27 September 2023

Forces join up to bring modern slavery down

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The Australian Border Force (ABF) and Australian Federal Police (AFP) have marked World Day Against Trafficking in Persons last week (30 July) by setting out the extent of their partnership leading the whole-of-Government response to modern-day slavery.

Group Manager of Customs for the ABF, Vanessa Holben said the voices of victims and survivors were at the centre of the Agencies’ response to modern slavery and the ABF’s work under the National Action Plan to Combat Modern Slavery 2020–25 was guided by this principle.

“Government provides a dedicated Support for Trafficked People Program and a visa framework that enables suspected victims and survivors of modern slavery to remain lawfully in Australia to receive support and assist with criminal investigations,” Ms Holben said.

“We look forward to developing a Victim and Survivor Engagement and Empowerment Strategy to further embed victims’ and survivors’ voices,” she said.

Ms Holben said other key aspects of Australia’s response to modern slavery included a new multi-year grant program to fund projects and research, and the implementation of the Modern Slavery Act 2018 to drive positive change by holding businesses publicly accountable for their actions to address modern slavery in their global supply chains.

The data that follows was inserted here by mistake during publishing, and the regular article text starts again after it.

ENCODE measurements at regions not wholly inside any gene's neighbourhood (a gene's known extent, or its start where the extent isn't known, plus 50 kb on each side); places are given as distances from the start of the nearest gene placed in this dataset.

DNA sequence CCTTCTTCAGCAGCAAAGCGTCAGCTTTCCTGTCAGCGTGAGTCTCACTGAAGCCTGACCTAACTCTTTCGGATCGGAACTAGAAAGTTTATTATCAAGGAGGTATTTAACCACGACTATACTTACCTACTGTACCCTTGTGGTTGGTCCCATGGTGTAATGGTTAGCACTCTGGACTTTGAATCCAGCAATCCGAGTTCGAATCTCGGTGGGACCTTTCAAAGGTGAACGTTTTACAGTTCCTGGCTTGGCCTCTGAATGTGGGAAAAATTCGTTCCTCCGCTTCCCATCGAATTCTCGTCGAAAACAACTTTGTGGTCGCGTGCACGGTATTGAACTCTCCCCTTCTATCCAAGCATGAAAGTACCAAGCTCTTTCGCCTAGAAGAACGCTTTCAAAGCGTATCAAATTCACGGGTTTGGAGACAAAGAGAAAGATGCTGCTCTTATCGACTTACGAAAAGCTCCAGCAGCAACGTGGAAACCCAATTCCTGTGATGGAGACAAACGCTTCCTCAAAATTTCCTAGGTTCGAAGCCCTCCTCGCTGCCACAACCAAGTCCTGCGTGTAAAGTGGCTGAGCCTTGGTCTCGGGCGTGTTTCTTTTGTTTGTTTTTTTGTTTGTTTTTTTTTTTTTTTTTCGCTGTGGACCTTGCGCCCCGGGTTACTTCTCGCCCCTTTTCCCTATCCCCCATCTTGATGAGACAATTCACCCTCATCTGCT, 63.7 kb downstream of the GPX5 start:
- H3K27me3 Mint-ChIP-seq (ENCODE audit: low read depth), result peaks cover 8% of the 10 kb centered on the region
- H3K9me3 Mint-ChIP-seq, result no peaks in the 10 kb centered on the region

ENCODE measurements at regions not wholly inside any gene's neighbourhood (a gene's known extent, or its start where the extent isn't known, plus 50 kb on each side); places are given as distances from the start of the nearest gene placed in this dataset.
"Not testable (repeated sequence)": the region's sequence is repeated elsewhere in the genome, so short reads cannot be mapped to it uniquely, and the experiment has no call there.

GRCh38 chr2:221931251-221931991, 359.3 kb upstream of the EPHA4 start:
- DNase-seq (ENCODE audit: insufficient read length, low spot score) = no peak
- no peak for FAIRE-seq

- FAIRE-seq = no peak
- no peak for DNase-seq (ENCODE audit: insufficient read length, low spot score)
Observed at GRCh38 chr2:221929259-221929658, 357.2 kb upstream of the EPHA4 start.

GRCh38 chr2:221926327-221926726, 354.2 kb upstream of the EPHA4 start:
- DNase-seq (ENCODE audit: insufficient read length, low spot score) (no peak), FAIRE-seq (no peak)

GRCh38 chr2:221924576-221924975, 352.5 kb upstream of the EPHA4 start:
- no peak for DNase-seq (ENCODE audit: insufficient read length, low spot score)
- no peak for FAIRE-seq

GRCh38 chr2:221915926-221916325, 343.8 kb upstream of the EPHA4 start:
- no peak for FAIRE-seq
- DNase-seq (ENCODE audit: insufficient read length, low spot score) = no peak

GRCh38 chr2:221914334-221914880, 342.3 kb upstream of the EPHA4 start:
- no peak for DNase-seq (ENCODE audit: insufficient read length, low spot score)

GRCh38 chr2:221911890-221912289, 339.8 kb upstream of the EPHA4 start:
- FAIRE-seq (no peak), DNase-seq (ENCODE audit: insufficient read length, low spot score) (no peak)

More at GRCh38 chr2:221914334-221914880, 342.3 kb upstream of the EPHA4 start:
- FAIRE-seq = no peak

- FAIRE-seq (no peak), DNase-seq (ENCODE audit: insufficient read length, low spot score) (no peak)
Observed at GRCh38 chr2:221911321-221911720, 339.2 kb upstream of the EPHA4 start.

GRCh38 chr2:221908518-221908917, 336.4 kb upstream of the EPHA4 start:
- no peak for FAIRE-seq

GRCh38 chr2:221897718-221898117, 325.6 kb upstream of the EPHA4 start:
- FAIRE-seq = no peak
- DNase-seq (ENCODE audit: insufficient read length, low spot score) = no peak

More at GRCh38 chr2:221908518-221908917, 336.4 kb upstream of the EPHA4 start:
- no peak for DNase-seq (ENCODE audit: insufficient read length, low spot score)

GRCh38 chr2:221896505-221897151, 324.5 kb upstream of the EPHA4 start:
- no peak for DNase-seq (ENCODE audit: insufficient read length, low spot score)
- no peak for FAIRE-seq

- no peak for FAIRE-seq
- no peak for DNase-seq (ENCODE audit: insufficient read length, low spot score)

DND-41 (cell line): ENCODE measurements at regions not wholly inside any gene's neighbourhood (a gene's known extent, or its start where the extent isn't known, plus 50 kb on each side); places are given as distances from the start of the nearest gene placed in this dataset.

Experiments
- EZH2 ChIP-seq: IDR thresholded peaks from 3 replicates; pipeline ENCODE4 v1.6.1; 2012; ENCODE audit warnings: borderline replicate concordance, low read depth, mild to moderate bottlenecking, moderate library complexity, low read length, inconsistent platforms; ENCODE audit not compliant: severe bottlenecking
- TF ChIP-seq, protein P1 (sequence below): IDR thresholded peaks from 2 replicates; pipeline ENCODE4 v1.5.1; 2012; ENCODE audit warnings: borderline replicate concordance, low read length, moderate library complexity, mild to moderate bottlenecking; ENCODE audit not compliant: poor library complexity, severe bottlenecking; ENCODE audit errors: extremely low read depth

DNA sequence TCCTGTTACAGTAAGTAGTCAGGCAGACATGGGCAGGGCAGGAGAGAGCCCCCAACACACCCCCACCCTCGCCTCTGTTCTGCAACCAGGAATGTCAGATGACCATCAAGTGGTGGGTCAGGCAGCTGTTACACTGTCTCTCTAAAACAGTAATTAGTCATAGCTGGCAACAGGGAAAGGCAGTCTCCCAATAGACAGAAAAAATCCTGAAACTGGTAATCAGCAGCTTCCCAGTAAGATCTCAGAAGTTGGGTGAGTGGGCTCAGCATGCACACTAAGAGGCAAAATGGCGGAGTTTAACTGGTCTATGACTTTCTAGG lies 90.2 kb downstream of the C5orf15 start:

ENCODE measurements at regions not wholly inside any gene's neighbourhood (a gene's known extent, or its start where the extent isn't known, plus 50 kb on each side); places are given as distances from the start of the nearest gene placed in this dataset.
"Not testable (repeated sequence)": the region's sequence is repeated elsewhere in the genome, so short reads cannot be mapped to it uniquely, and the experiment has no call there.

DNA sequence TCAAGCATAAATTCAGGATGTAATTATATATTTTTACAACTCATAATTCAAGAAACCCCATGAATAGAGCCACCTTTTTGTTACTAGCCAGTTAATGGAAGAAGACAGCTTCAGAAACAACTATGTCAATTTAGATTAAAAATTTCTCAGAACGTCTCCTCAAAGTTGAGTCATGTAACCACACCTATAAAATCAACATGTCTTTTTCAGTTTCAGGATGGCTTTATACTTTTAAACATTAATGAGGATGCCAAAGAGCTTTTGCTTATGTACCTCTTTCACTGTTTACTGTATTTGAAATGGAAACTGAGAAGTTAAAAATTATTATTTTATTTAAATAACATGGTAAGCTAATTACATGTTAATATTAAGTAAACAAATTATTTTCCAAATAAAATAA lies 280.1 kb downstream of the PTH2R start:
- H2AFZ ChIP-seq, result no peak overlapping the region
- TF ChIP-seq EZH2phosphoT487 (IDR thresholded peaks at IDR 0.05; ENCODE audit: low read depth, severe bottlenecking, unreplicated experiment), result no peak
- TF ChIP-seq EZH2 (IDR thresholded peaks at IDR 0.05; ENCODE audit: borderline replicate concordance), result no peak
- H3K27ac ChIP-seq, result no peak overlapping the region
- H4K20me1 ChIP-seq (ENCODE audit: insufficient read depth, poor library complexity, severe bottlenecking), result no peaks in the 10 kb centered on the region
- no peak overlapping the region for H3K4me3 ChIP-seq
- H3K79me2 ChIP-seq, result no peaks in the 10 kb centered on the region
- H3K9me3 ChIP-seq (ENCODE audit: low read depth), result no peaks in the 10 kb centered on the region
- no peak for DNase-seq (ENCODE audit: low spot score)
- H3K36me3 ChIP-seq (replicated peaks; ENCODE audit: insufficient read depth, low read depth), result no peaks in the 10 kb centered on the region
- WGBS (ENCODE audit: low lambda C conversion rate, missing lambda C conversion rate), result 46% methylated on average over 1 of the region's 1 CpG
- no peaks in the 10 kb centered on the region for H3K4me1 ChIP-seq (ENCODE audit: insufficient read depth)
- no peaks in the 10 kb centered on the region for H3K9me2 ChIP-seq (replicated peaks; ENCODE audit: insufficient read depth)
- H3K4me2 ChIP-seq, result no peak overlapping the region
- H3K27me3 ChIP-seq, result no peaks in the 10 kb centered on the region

Assistant Commissioner Northern Command for the AFP, Lesa Gale said human trafficking was still happening in Australia.

“Human trafficking, debt bondage, servitude and other forms of exploitation and slavery are not a thing of the past that only happen on the TV, it happens right here in our own backyard, often in plain sight,” Assistant Commissioner Gale said.

“People subjected to human trafficking and slavery-like offences suffer the most heinous treatment including physical, psychological and sexual assaults, deprivation of food, money and breaches of basic human rights and freedoms,” she said.

“Due to the actions of the AFP and our partners, 30 people have been convicted of human trafficking offences in Australia since the criminalisation of human trafficking and slavery-like practices in 2014.”

Assistant Commissioner Gale said research estimated that for every victim and survivor detected in Australia, four remained undetected.

She said the general public had an important role to play in combating modern slavery and people should report any suspected modern slavery crimes to the AFP via its confidential online form.

The AFP’s confidential online reporting form can be accessed at this PS News link and further information on indicators of modern slavery at this link.

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